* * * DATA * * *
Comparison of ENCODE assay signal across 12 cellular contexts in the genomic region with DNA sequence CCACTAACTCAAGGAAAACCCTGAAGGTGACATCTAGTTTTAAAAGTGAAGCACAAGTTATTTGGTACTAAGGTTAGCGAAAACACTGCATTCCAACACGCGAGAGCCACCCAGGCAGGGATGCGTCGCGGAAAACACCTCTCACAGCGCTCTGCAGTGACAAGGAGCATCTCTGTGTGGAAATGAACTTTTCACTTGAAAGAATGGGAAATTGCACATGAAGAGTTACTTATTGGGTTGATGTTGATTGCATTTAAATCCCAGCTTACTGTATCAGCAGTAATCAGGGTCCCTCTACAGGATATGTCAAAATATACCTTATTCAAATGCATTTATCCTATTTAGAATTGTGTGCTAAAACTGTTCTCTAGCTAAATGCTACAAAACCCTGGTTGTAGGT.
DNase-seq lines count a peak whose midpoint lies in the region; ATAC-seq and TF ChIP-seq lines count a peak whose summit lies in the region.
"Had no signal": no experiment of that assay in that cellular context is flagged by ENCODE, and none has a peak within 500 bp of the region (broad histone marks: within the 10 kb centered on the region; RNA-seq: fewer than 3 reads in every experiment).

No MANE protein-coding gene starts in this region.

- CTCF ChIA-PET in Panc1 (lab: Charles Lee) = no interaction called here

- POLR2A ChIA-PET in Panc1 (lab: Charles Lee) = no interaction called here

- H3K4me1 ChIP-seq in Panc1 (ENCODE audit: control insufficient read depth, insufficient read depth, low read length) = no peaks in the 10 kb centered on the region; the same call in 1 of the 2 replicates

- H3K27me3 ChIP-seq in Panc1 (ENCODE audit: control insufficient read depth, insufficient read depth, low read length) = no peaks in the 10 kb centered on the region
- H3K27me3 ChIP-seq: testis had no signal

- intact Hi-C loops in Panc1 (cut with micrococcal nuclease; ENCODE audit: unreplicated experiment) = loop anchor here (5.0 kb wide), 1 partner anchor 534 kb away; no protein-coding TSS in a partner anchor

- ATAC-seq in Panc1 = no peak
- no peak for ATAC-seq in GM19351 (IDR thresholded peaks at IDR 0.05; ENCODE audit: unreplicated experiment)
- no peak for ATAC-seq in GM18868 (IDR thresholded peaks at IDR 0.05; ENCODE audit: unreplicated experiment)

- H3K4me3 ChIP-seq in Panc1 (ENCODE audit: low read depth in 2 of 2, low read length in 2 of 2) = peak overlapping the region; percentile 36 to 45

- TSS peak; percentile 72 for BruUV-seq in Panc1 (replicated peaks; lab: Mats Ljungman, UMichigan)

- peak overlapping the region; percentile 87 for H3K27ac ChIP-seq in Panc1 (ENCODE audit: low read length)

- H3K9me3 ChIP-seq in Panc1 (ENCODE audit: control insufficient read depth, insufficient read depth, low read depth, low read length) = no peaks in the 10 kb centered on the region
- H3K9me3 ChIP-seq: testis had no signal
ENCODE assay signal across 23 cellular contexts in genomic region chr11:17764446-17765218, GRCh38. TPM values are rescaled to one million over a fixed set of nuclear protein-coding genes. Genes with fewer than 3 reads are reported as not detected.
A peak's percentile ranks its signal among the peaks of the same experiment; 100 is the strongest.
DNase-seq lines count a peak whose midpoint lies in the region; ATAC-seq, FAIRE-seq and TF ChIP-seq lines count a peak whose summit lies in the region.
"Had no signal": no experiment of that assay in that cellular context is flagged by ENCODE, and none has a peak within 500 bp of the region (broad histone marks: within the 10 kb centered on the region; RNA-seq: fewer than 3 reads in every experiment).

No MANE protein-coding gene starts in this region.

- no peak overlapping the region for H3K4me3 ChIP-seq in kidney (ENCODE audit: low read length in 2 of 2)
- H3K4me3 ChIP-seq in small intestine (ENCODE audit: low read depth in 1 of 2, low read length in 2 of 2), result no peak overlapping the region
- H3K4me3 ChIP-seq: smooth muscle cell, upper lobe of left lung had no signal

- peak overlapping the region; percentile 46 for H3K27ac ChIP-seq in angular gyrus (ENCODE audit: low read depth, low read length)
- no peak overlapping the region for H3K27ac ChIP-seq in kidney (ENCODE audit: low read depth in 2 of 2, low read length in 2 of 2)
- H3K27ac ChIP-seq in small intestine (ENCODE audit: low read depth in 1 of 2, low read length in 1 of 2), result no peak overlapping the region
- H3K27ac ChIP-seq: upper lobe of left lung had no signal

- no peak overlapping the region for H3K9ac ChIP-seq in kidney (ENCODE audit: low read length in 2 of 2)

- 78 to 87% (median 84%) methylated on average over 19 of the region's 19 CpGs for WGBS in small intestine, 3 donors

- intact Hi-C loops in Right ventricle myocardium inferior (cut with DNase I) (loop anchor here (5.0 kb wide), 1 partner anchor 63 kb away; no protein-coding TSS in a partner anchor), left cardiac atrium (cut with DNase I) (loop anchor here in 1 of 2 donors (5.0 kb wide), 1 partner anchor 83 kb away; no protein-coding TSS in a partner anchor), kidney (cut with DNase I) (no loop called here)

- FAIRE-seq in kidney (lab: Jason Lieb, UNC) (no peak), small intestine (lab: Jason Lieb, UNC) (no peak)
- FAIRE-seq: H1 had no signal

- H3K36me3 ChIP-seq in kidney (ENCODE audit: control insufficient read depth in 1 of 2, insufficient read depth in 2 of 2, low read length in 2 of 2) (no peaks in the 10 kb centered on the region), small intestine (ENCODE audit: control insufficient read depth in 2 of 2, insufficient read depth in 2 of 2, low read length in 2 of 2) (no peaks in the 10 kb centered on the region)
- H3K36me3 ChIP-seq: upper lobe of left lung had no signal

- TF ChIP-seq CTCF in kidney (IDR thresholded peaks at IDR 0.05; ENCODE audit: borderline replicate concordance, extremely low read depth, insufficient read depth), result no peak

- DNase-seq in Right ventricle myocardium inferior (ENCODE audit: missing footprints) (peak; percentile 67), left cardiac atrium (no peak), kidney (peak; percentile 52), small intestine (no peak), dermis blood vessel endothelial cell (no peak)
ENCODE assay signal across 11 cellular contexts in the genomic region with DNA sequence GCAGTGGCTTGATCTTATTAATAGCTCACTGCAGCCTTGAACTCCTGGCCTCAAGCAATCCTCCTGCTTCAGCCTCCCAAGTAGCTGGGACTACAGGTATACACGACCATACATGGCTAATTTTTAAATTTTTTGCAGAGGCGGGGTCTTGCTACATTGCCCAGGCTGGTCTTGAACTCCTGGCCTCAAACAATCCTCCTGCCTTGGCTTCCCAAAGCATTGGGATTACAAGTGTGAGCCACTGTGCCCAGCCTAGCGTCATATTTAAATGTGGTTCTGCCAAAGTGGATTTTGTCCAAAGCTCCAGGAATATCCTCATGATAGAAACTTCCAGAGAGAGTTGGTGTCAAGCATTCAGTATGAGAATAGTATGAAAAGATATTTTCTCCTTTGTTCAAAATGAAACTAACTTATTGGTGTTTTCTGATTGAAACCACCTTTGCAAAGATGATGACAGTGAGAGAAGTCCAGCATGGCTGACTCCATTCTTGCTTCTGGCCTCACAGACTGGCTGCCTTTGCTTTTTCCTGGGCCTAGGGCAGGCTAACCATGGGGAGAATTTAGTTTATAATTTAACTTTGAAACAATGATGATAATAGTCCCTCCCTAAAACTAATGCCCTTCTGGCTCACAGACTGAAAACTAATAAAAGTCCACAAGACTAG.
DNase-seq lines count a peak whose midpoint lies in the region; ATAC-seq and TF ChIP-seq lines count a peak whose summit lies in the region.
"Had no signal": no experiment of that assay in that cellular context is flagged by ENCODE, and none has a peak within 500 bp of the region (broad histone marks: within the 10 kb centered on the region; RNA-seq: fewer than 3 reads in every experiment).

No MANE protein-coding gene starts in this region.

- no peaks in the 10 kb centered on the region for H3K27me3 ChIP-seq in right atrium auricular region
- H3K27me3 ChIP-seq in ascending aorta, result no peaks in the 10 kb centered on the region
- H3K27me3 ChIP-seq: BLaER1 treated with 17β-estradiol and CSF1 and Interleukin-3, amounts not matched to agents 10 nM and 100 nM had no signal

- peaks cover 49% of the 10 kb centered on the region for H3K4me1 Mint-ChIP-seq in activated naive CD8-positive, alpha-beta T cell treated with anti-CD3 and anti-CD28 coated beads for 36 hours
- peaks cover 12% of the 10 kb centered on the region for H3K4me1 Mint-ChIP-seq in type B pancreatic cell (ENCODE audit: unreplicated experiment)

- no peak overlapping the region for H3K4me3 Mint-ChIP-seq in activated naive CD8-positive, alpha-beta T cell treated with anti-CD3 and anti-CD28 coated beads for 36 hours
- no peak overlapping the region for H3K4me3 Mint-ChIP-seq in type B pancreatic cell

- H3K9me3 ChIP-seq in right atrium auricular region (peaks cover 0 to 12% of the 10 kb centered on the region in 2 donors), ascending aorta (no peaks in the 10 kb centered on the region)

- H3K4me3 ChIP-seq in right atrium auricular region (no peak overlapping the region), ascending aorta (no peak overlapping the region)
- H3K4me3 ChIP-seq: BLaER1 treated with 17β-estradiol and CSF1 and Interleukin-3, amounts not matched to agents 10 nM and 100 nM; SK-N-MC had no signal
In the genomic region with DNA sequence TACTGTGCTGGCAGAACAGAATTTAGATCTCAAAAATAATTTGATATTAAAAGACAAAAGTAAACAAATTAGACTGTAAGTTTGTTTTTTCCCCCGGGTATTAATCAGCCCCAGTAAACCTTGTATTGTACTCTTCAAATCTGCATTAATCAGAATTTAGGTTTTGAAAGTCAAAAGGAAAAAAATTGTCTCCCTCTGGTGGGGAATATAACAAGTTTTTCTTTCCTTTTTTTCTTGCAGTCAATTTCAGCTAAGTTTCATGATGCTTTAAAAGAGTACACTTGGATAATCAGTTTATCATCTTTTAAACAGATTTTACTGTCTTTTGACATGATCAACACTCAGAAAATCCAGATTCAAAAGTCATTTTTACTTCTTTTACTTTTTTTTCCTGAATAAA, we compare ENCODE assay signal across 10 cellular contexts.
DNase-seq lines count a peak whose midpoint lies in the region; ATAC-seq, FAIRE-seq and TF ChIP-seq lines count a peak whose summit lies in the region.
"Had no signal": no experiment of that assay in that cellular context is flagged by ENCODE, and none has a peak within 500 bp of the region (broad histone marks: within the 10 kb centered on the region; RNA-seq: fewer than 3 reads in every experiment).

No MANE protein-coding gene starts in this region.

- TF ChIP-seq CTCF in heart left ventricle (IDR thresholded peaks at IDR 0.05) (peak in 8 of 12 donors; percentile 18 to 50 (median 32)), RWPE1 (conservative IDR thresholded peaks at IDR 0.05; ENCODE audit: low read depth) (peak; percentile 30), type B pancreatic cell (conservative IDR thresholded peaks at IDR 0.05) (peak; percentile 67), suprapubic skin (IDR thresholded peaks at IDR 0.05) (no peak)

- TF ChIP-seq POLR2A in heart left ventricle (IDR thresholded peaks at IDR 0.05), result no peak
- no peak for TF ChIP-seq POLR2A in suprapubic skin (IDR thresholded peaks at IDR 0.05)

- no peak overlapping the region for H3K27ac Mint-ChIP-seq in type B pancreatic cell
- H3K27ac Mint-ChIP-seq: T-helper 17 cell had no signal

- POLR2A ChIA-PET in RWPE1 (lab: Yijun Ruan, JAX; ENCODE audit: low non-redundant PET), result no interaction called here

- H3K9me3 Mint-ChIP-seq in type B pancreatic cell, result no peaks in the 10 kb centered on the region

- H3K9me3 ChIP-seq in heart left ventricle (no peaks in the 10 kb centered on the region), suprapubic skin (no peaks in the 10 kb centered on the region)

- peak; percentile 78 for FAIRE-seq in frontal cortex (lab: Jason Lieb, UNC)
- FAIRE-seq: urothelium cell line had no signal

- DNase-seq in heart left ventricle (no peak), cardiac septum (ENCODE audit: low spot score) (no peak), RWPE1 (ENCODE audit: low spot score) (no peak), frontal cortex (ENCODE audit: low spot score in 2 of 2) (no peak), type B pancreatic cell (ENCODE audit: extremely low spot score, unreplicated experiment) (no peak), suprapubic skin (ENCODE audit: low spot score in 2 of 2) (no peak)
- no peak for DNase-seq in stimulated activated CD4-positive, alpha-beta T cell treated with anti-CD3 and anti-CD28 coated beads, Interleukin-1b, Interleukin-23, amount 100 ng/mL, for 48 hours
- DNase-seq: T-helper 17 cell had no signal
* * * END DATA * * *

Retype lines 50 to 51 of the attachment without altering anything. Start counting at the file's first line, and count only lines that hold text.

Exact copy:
- no peak overlapping the region for H3K4me3 Mint-ChIP-seq in type B pancreatic cell

- H3K9me3 ChIP-seq in right atrium auricular region (peaks cover 0 to 12% of the 10 kb centered on the region in 2 donors), ascending aorta (no peaks in the 10 kb centered on the region)